Are We Witnessing The Rise of Jayaram 2.0?

You’re probably living under a huge-ass boulder if you haven’t yet heard of Mani Ratnam’s Ponniyin Selvan (PS-1), which hit the theatres on 30th September after over three years of production. I personally loved the theatre experience, as every department had worked towards presenting a true blue big-screen spectacle. However, there was one person in particular, whose presence in the film excited me beyond measure: It was none other than Mr Jayaram, who played the pot-bellied Vaishnavite, Alwarkadian Nambi.

Are We Witnessing The Rise of Jayaram 2.0?

Based on my limited spoiler-averse research, I’ve gathered that Nambi is an important character in the story. In what we’ve seen so far, my favorite Nambi scene is one in the grave-ish third act of the film, where he warns Vanthiyathevan of impending danger (“Thala bhadram!”) and just brings the house down for a second. But again, apart from providing comic relief, he also seems to have stakes in a particular dynasty’s rise to power.

Under the guise of a Vaishnavite, he very well might have ulterior motives (For those who’ve watched the film: Is he saying a ‘code’ when he conveys to Nandini that the blue-eyed Krishna is waiting for her?) In PS-1, Jayaram does a good job of keeping us entertained and intrigued in equal measure. His performance was not just limited to the screen, but even off it – his mimicry of Mani Ratnam, Prabhu and Jayam Ravi during the PS-1 audio launch went viral for all the right reasons. The comment section for the aforementioned video is just filled with love for the actor. Love – Something he hasn’t particularly received from the Malayalam box office in a bit.

This inevitably makes me look back (and forward) into the trajectory of the actor who was, at one point, a bonafide leading man in Malayalam cinema.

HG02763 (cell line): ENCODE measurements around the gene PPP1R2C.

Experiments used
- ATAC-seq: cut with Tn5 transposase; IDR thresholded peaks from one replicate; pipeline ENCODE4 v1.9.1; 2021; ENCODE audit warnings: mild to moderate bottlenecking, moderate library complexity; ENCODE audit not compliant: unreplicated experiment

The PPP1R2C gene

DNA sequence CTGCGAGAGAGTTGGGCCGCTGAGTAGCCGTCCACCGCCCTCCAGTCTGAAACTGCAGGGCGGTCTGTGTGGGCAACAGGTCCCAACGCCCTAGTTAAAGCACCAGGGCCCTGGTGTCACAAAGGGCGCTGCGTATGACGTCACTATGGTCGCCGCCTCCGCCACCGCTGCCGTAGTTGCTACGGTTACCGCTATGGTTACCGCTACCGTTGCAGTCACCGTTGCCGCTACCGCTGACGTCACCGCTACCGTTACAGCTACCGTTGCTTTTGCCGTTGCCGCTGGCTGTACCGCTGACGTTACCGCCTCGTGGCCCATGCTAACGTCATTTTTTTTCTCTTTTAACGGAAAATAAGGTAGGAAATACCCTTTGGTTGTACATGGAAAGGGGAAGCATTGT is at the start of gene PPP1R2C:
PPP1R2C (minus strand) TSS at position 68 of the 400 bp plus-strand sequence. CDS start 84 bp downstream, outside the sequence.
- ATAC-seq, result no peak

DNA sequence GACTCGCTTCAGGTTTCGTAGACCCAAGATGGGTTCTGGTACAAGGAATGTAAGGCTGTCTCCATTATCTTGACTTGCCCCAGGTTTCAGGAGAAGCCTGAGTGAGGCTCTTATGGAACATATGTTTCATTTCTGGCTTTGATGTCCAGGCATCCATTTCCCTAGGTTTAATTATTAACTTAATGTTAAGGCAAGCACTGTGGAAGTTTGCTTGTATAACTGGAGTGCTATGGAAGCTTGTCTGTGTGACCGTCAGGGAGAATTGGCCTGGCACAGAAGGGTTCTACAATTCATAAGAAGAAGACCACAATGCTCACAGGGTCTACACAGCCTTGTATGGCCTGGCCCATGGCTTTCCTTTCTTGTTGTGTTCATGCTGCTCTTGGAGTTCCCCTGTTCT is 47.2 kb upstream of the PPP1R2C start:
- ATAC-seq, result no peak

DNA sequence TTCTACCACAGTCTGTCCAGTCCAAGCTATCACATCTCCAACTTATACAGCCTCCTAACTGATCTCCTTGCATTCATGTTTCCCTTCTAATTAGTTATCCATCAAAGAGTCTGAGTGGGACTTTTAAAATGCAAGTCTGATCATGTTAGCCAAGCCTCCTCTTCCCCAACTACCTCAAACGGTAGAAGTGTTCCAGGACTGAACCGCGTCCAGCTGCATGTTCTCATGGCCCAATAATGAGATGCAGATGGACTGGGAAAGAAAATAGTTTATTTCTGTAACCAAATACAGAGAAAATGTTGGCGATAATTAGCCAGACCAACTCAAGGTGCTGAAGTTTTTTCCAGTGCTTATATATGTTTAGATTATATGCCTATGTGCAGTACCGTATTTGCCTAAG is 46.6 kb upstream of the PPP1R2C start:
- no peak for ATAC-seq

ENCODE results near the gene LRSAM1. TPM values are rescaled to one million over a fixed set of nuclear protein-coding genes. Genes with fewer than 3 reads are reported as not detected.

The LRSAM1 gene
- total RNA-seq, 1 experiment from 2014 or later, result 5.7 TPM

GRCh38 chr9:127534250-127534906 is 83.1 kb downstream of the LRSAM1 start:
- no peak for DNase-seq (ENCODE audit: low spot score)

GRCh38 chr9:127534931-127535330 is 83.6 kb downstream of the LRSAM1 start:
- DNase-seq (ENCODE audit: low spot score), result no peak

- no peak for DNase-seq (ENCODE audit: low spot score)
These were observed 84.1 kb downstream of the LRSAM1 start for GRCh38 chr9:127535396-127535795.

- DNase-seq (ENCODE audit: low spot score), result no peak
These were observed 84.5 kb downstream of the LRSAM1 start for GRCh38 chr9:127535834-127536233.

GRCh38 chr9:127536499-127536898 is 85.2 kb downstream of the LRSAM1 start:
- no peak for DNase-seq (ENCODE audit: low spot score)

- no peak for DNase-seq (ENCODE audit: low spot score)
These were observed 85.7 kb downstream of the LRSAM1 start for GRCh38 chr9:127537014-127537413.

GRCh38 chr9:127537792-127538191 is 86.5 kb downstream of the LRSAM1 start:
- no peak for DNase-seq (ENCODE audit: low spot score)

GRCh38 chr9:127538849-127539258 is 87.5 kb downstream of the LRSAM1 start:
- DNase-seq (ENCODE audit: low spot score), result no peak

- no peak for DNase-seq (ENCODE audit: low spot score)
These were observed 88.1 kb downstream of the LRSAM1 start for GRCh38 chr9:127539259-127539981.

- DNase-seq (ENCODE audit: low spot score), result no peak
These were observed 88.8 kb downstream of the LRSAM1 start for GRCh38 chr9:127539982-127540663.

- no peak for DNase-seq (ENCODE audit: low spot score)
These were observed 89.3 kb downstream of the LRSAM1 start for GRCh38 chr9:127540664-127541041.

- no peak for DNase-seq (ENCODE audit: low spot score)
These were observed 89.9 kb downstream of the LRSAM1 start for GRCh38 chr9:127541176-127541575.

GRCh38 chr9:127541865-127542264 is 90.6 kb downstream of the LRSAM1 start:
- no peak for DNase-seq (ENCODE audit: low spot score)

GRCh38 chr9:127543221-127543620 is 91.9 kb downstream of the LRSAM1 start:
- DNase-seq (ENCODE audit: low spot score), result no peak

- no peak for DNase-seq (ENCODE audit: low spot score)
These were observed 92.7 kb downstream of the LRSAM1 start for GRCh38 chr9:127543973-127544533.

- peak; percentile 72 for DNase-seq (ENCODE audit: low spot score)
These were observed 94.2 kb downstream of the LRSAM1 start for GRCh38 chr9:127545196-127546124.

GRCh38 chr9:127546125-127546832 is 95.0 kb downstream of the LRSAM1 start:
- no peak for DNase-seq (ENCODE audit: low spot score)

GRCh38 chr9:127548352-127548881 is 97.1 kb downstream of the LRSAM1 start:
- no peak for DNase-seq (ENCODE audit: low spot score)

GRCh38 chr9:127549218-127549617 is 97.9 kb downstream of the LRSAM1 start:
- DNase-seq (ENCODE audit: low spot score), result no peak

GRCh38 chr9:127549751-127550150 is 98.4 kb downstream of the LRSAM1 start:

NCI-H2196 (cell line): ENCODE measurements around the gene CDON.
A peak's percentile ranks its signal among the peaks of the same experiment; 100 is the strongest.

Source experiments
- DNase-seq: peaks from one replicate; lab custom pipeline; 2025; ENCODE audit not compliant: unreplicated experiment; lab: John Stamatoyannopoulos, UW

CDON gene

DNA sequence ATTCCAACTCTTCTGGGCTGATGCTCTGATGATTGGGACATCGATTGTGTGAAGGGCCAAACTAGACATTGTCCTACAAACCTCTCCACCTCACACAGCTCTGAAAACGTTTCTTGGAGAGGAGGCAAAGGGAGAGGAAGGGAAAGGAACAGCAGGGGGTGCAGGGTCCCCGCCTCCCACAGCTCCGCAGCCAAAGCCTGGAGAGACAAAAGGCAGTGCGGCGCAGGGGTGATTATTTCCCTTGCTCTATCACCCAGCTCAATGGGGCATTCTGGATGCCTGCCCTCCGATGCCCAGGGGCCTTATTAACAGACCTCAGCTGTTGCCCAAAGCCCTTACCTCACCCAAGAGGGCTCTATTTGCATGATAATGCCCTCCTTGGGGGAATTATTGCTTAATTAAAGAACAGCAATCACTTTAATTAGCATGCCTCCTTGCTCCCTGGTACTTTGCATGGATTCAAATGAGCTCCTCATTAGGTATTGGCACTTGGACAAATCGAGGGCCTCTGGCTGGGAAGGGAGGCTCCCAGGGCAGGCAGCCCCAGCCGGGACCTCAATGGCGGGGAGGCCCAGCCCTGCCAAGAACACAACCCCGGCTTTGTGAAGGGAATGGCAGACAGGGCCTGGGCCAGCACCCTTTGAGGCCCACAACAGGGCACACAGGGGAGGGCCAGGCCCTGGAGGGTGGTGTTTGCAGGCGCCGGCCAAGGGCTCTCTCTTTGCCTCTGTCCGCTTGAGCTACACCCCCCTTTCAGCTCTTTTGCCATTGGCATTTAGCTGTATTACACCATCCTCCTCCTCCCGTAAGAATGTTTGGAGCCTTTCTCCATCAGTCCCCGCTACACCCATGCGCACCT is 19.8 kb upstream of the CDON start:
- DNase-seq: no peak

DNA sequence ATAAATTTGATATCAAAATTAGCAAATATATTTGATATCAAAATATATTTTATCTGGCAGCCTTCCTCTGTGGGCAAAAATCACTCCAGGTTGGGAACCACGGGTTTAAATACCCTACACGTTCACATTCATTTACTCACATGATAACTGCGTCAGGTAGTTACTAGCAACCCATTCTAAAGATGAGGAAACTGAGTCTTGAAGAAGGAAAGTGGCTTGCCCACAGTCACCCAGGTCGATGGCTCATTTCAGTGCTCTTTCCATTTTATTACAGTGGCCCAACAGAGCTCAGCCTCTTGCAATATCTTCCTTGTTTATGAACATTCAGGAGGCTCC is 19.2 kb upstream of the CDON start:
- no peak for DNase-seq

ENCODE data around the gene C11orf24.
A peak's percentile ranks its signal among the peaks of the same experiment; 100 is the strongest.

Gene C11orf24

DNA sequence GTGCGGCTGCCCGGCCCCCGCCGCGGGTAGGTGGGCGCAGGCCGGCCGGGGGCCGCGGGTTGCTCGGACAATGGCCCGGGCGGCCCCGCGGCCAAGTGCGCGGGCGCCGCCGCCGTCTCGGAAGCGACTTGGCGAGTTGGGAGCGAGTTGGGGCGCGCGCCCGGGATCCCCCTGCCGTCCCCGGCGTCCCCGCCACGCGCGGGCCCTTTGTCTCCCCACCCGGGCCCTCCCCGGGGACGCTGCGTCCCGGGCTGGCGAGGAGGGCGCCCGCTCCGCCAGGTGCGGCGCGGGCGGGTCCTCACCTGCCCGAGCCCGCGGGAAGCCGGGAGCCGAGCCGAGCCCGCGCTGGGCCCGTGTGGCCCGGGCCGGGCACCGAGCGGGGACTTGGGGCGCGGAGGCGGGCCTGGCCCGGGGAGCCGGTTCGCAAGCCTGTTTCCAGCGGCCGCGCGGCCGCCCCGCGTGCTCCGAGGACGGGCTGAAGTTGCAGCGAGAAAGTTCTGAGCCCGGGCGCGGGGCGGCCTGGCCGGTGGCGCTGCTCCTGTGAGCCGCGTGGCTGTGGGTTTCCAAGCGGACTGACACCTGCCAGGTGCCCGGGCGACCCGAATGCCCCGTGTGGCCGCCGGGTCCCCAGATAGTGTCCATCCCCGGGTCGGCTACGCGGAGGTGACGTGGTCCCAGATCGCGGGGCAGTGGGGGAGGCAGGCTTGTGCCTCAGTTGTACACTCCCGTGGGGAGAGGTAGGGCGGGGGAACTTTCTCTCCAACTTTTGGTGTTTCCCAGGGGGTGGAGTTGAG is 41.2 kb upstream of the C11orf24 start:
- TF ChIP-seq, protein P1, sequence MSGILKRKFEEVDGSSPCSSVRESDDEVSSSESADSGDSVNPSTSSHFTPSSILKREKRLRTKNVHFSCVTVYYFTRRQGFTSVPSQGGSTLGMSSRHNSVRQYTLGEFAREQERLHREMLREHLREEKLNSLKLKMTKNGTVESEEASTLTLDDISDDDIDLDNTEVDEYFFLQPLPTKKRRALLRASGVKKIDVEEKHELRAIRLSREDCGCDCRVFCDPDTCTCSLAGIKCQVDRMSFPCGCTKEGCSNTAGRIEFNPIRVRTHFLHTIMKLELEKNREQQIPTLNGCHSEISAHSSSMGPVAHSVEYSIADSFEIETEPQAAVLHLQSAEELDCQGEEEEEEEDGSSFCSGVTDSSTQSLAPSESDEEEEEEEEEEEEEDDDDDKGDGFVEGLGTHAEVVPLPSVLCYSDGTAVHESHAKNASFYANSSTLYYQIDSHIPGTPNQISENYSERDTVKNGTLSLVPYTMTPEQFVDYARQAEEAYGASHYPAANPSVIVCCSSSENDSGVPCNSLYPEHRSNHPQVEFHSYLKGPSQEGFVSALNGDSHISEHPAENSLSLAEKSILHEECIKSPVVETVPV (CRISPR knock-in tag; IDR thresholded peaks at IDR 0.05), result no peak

When the Family Man Faltered

In a 2019 Pinklungi article – arguably the best piece someone’s written on Jayaram in recent times – my boy Shahabas has diagnosed the fall in Jayaram’s form post the 2000s. While he mostly focused on Malayalam cinema, there was an interesting parallel trend that started around the same time: an increase in Jayaram’s involvement in projects outside of Malayalam. While he has periodically starred in Tamil films in the early 2000s – I’d reckon the most significant ones to be Thenali, Panchathanthiram, and Saroja in that order – this cross-border involvement was only seen as a side hustle for a man who seemed to have a solid base in his home turf. But as the years passed, and the home-ground sixes began to dry up, things began to look different. 

Are We Witnessing The Rise of Jayaram 2.0?

The last ‘successful’ year for the actor in Malayalam was probably 2011 with multi-starrers like Seniors, Chinatown, Makeup Man, as well as the family drama Swapna Sanchari setting the cash registers ringing. In 2012, out of six releases, his only success was the Vijay-starrer “Thuppakki” (Tamil) where he provided comic relief to the otherwise intense proceedings. But again, things didn’t look too good for the actor in the five years that followed – with few releases per year, and every third release being a cringeworthy outing (Salaam Kashmir, Ulsaha Committee, Satya, Thinkal Muthal Velli Vare… ith vallathum kandittundo? *sobs*). He suddenly found himself in a sink-or-swim situation in the industry.

The Winds of Change

Cut to 2018: Jayaram makes his Telugu debut in a horror thriller film headlined by Anushka Shetty – Bhagamathie. The slick flick went on to garner critical praise and make over Rs 50 crores at the box office, which meant that Jayaram now had a new set of eyeballs on him. The increased visibility gave rise to his featuring in another mainstream Telugu project: The Allu Arjun starrer Ala Vaikuntapuramlo. This time, the success and adulation were even bigger, with the film minting up to Rs 280 crores (and also happens to be one of my personal favourites in the masala genre). It seems that Jayaram did quite a good job of impressing the folks at Tollywood, by maintaining a trim look and also quickly learning the language and networking well, because suddenly he started to land a bunch of major projects in Telugu – from Radhe Shyam (okay let’s not talk about that nightmare) to the yet-to-be-released slew of films such as Ravi Teja’s Dhamaka, Vijay Devarakonda’s Kushi and Ram Charan’s next (RC15)

Are We Witnessing The Rise of Jayaram 2.0?